Whatever the Outcome of The Chauvin Trial, the Need for Racial Justice Work Will Continue

Whatever the Outcome of The Chauvin Trial, the Need for Racial Justice Work Will Continue

Share
As the murder trial continues for Derek Chauvin, the former Minneapolis police officer charged in the death of George Floyd, we pray that God’s justice will prevail.
 
Floyd died on May 25, 2020, after Chauvin kept him pinned to the ground with his knee on Floyd’s neck for more than eight minutes. Floyd gasped “I can’t breathe” 27 times.
 
Floyd had been accused of using a counterfeit $20 bill for a purchase at a convenience store. His death ignited protests throughout the country and widespread focus on systemic racism.
 
Chauvin is charged with second-degree murder, third-degree murder, and second-degree manslaughter. Whatever the outcome of this trial, it obviously will not mark the end of racism. We must continue our work together to bring forth a United States of America in which each of us can expect fair and equitable treatment in every area of life, especially the criminal justice system and others that are supported by our tax dollars.
 
As the Conference’s Minister for Diversity, Equity, and Inclusion, I invite members of our congregations, people in other settings of the church, and all others to join in our work for racial justice, Start here on our website.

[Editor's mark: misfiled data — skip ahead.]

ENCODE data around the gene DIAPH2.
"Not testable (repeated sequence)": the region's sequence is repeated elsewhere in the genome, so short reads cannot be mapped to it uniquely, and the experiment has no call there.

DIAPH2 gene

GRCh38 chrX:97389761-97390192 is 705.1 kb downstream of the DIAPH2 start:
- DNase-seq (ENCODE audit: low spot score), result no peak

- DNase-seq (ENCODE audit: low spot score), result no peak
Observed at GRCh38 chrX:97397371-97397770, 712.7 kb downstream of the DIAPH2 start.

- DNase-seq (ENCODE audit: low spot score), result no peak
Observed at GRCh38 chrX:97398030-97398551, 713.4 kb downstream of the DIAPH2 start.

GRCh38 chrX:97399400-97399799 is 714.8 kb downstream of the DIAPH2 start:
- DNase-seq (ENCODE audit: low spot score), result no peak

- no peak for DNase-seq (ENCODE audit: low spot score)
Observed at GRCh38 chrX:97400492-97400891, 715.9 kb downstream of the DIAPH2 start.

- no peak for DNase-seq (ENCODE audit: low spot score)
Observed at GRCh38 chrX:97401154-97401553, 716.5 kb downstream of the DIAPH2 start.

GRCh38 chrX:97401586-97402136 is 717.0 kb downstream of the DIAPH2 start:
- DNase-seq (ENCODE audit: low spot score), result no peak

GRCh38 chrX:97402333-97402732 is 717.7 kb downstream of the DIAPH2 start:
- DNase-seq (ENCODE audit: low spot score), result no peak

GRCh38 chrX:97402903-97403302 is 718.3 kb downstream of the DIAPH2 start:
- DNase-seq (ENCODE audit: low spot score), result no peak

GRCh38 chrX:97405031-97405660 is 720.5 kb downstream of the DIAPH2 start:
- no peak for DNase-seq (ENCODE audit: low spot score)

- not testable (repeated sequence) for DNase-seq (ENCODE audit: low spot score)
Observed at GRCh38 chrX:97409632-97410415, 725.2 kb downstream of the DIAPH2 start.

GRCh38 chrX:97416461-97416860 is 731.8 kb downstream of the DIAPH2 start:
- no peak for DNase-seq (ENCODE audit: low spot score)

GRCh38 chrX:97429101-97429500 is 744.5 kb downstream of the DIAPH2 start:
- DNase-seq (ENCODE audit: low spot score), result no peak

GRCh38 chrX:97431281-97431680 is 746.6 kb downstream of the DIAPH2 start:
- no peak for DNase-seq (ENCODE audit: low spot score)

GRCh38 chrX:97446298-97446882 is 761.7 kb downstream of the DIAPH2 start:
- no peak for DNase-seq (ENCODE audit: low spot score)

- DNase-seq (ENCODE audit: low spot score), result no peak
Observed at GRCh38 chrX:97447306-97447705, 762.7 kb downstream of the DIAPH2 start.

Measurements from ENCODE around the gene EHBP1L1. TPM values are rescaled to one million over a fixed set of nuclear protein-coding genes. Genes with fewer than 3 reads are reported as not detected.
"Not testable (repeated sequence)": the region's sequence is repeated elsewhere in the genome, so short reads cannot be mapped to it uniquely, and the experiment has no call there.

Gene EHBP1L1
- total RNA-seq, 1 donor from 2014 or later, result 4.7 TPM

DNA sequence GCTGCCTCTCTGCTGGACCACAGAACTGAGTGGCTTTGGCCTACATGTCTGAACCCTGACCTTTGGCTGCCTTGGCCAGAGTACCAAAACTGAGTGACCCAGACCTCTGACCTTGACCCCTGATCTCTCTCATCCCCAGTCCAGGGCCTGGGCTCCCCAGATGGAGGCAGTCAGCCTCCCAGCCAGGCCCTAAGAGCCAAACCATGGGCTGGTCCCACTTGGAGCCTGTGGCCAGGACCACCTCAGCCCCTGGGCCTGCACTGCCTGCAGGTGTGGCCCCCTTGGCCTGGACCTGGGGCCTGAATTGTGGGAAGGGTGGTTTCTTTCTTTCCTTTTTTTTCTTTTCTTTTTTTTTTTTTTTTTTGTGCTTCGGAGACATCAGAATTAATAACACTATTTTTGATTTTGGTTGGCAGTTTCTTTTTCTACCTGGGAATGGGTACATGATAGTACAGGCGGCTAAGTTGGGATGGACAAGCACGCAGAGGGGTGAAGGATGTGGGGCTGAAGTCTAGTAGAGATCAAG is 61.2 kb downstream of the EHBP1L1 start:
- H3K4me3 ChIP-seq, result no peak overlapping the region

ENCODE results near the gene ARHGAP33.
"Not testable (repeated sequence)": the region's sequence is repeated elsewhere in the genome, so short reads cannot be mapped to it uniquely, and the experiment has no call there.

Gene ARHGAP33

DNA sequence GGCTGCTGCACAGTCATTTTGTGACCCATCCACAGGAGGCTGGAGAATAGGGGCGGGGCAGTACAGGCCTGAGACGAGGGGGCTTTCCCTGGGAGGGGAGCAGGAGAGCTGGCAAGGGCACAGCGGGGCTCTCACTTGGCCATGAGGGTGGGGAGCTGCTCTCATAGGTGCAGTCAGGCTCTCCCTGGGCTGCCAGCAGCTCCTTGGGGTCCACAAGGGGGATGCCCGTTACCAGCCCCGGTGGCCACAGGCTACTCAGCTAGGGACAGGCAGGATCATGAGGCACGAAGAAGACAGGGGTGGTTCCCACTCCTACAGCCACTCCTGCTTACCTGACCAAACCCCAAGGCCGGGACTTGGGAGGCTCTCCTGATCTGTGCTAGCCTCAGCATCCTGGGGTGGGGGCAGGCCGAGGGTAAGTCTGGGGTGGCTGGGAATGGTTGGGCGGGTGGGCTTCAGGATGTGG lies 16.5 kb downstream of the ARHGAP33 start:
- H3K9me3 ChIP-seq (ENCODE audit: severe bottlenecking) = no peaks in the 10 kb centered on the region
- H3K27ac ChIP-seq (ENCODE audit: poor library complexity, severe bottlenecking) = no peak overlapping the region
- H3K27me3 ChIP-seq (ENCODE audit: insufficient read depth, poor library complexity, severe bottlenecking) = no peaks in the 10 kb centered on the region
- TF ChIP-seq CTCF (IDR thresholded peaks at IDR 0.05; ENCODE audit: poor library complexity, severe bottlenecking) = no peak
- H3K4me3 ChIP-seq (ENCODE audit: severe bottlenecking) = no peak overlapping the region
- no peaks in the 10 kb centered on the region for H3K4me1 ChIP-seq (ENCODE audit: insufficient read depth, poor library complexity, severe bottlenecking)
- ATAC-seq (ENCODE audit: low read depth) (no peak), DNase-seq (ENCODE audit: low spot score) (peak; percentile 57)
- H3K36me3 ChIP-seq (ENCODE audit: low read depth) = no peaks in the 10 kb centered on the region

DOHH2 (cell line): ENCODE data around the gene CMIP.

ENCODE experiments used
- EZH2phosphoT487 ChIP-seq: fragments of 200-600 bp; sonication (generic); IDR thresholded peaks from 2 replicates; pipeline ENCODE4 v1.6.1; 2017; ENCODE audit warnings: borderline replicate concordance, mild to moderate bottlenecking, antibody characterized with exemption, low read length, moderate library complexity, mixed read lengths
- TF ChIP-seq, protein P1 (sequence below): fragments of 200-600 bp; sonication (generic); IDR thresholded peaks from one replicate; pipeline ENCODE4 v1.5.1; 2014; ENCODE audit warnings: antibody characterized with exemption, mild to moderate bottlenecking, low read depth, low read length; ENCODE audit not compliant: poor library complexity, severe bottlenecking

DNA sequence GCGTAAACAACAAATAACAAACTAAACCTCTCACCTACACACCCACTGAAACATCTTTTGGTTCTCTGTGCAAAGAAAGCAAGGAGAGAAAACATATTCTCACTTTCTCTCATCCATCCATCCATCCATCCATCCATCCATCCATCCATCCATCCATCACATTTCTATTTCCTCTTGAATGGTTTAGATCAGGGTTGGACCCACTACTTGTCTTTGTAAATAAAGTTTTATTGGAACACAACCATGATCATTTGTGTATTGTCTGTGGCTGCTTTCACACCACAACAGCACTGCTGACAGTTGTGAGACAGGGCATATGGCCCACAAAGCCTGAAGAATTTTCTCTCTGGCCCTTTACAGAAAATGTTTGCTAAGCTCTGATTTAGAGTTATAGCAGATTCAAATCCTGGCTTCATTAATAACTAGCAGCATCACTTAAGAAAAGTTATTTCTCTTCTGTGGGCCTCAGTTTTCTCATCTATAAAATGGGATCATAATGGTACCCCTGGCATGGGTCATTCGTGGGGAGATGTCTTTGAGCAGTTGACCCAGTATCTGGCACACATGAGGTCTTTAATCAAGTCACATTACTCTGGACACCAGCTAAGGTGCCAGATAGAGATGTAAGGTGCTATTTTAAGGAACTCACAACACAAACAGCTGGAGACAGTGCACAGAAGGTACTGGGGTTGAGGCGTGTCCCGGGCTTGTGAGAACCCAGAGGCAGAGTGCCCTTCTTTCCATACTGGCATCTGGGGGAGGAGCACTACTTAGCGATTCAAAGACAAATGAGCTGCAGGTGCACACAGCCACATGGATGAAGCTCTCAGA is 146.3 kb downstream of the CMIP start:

I also invite you to join us on the SNEUCC Facebook Page at 3 PM Friday for the Conference’s Good Friday worship service. Titled “Crucifixion and Black Death: A Seven Last Words Service of Lament,” the service includes seven short sermons that place the traditional scripture texts of Jesus’ final words from the cross in conversation with those of seven black Americans killed by police or extrajudicial actors. The service acknowledges that just as evil seems to win a confrontation with God’s transforming will during the crucifixion of Jesus, so it sometimes seems when we consider the conditions of our contemporary world. Both lead us to deep lament on what is one of the most difficult days of the Christian year and in the life of the church.
 
Download the bulletin to learn more about the service.
 

Author

jdr head shot .jpg
James D. Ross II

Rev. Ross is the Minister for Diversity, Equity and Inclusion for the Southern New England Conference UCC.

Subscribe to our emails
Framingham, MA Office

1 Badger Road
Framingham, MA 01702
508-875-5233
Fax: 508-875-5485

Hartford, CT Office

125 Sherman Street
Hartford, CT 06105
866-367-2822 (Toll Free in CT)
860-233-5564

General Email: friends@sneucc.org